Note: This case study was originally posted on Medium, where it is currently published by The Launchism.
I recently designed, developed, tested, and launched a site in a month. And in this era of the internet, where we see people vlogging about doing just that in a day, that may not seem like a big accomplishment. But I learned a lot through the process that I think is worth taking note of and share with you all.
Backing up a bit, the site is called Lisstr and I’ve had the idea for it since October. Basically, I have a very structured, orderly way of thinking about things. My opinions on the things that I like are very much influenced by comparing it to something I already love. For example, when I play a new video game and I like it a lot, I immediately try to order it in my mental list of Favorite Games of All Time. And when the end of the year comes around, my friends and I love to discuss The Game of the Year and come up with ranked lists for a variety of categories. So the idea is simple: why continue doing that in my head or in a Google Doc when I could build a website that let’s me, and others, create, reorder, and share those lists?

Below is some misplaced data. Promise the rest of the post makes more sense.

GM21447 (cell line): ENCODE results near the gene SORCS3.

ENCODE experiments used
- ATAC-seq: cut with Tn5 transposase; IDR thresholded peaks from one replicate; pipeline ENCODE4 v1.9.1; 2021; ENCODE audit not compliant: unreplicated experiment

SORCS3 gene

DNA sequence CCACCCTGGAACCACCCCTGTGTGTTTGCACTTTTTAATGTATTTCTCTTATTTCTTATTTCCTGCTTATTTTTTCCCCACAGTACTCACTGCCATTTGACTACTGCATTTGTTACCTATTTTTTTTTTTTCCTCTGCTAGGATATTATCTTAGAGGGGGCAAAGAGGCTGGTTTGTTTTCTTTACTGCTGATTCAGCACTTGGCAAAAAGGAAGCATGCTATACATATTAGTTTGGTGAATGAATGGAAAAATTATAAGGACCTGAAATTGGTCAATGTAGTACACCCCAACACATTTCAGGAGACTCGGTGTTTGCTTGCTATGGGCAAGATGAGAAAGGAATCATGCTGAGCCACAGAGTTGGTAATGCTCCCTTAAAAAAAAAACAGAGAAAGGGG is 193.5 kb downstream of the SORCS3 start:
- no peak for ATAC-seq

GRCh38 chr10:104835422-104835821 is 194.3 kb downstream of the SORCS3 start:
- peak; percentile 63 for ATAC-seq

So now that you know the idea, that brings me to my list (get it?) of learnings from this project. I’ll break those out into sections and easily digestible phrases if you don’t feel like reading much today.
Wait for an idea you’re really passionate about
It’s easy to get motivated to start a site, at least for me, anyway. But what I’ve learned is that if it’s not an idea that I’m truly passionate about it’s just not going to happen. The process of actually making your idea a reality will die from a lack of real motivation.
Don’t rush the initial idea
I learned this lesson by necessity for Lisstr because I loved the idea (causing it to always be on my mind). But my development skills were not good enough to actually build it. So I ended up thinking a lot about it, mentally assembling a list of things I’d need to do or learn to get the project off the ground. That happened over a four month period. But when I finally found the answer the the most difficult part of the project (front-end, user-generated posts), I was ready to hit the ground running.
If Lisstr wasn’t something I was truly excited to use myself, I never would have had the motivation to build it, and especially not build it quickly. But having a product idea that you know you’ll get use out of makes the process so much easier.